I created a lesson where students learn about 8 important Civil War battles by analyzing clues around the room. The “clues” are actually primary and secondary sources like an 1861 newspaper article, a map, a letter from Ulysses S. Grant, and more!
This lesson can be printed or assigned via Google Classroom!
Enter your email below to grab your free Civil War battles lesson!
Civil War Primary Sources
If you aren’t using primary sources to teach about the Civil War, you’re missing out! No matter what historical period you’re teaching about, primary sources help history come to life for your students.
The main difficulty with primary sources is finding the time to search for them when you already have a million things to do.
To help save you time, I’ve created a list of teacher-approved Civil War Primary Sources.
Here is one of my favorite Civil War primary sources:
Photograph of Private William Sergent (Union soldier) after the amputation of both arms
Description of Primary Source:
This photo is a powerful Civil War primary source. Amputations were the most commonly performed surgery during the Civil War. In fact, historians estimate that over 60,000 amputations were performed during the war! This photograph is an example of a Union soldier who had both arms amputated. Learn more about amputations from this 4-minute video from the American Battlefield Trust (warning: it is gory!).
Class Discussion Questions:
What do you see?
Describe the man. Who do you think he is?
Why do you think this photo was taken?
How does this photo compare to modern times?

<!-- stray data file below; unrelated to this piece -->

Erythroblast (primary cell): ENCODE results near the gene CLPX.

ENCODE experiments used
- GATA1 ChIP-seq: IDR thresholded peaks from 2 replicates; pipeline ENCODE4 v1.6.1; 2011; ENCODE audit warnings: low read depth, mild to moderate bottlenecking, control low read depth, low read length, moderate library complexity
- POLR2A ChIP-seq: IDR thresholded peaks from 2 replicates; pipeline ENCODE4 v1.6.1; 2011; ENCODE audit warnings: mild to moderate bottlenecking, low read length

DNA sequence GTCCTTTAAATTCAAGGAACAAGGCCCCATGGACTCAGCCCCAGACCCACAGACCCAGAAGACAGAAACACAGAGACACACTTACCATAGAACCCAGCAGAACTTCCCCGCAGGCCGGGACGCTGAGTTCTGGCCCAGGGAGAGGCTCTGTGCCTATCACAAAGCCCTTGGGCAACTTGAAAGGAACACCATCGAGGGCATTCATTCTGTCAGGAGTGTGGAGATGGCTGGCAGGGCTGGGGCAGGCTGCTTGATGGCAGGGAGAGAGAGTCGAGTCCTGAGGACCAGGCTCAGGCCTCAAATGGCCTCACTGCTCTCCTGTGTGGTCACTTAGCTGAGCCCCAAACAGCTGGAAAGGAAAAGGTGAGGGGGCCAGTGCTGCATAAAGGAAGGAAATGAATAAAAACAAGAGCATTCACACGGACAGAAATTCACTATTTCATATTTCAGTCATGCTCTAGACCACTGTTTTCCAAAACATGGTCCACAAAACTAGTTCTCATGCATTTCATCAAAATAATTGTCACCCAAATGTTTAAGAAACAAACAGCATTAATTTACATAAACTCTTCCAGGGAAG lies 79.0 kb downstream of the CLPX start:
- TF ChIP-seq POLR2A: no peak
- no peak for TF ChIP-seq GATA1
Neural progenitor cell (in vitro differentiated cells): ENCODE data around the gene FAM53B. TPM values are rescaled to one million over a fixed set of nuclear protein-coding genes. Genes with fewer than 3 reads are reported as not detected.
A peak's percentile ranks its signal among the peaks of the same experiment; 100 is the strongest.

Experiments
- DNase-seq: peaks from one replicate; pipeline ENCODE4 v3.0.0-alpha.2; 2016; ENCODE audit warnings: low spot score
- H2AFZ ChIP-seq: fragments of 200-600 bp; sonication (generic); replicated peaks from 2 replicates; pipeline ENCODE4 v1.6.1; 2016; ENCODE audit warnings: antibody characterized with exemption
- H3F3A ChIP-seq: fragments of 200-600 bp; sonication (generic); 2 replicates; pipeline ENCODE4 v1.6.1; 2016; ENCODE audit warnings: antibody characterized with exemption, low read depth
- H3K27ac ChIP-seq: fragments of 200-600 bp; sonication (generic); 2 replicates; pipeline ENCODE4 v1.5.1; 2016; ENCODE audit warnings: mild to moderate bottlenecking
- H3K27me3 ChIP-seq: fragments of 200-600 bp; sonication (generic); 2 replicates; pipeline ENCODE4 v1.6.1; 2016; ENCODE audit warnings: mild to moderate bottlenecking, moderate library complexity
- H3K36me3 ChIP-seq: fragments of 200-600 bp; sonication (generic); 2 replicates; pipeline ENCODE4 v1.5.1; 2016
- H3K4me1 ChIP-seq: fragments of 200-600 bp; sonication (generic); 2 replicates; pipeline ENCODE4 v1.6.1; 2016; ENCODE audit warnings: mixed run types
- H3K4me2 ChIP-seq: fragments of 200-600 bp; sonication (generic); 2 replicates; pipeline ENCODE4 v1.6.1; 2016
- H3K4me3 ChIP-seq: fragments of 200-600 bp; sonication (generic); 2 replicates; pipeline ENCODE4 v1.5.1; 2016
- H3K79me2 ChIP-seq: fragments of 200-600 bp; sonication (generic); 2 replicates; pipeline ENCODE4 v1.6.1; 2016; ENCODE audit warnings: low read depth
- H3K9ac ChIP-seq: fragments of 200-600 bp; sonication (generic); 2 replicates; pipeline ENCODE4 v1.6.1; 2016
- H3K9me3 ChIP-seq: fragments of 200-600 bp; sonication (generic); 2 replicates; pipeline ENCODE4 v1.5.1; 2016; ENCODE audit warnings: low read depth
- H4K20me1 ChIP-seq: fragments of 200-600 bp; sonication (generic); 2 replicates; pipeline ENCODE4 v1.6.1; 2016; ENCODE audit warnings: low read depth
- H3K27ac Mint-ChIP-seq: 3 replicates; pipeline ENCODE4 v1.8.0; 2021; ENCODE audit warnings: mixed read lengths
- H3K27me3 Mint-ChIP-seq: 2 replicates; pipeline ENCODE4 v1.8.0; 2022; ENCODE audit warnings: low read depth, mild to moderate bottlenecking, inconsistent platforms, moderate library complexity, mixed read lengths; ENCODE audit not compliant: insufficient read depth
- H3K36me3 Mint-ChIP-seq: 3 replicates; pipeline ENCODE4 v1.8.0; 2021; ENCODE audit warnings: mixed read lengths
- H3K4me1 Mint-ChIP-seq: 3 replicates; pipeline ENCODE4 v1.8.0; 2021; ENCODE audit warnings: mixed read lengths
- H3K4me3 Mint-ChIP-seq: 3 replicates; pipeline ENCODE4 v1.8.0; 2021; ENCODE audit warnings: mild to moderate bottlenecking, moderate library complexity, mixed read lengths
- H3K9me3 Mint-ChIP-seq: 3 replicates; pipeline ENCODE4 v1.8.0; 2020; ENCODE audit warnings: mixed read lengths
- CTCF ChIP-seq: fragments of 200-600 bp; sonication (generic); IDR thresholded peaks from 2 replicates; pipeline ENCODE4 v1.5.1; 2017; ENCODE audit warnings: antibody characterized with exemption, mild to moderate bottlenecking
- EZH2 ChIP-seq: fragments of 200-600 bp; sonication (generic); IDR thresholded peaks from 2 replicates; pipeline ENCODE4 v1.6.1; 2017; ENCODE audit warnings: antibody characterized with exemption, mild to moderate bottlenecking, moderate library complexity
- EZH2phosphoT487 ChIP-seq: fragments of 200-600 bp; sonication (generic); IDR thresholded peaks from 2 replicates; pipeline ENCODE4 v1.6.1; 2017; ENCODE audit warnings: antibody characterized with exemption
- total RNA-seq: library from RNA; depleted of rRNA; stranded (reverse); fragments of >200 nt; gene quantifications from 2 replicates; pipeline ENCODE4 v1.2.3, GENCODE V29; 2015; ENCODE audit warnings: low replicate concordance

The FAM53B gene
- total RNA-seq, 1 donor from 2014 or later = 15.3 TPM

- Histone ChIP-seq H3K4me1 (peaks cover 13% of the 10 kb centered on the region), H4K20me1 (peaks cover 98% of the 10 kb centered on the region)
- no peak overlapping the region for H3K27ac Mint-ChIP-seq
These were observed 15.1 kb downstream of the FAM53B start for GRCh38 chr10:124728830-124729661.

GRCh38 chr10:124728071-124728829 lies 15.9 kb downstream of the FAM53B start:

Resources for this Primary Source:
Civil War Videos
Another great way to engage students is through high-quality history videos. Videos can teach a lot of information in a short period of time. They are also engaging and fun!
However, most teachers know that not all history videos are created equal. To help provide you with awesome, informative videos, I’ve created this list of 5 Civil War Videos.
One video that your students will love is “North vs South” by Mr. Betts’ Class.
North vs South (Sia’s “Cheap Thrills” Parody) by Mr. Betts’ Class
This video by Mr. Betts’ Class is a hilarious song parody about the strengths and weaknesses of the Union and the Confederacy
My Rating: age 9+
Notes: Your students will go crazy when Mr. Bett dabs at 2:12! Mr. Betts’ Class has several other song parodies about the Civil War which you can browse here.
Civil War Picture Books
The final resource I want to cover for teaching the Civil War is picture books.
Picture books are an amazing resource for teaching history! They tell personal stories and help students make connections between their lives and the lives of historical figures.
Pink and Say is one of my favorite Civil War books.
Pink and Say by Patricia Polacco
This emotional picture book tells the true story of two young union soldiers: one White, and one Black. Pinkus, a Black Southerner, finds Say, a White Northerner, injured after a battle. Pink takes Say back to his mother, where she cares for Say until he recovers. The two boys form a friendship and Say learns the true meaning of bravery and how to fight for what is right.
This story is very special because it is a story passed down from generation to generation in author Patricia Pollacco’s family. Although it is a children’s book, it is a book about war, and involves the death of two characters.
This book is appropriate for students ages 6 and up.
Ideas for Using this Book:
This book is a great way to discuss which groups fought in the Civil War. For example, Pinkus, a Black Southerner and Say, a Northerner, both fought for the Union army.
It also shows the risks that individuals took to do what was right. Pinkus and his mother risk their lives to save Say.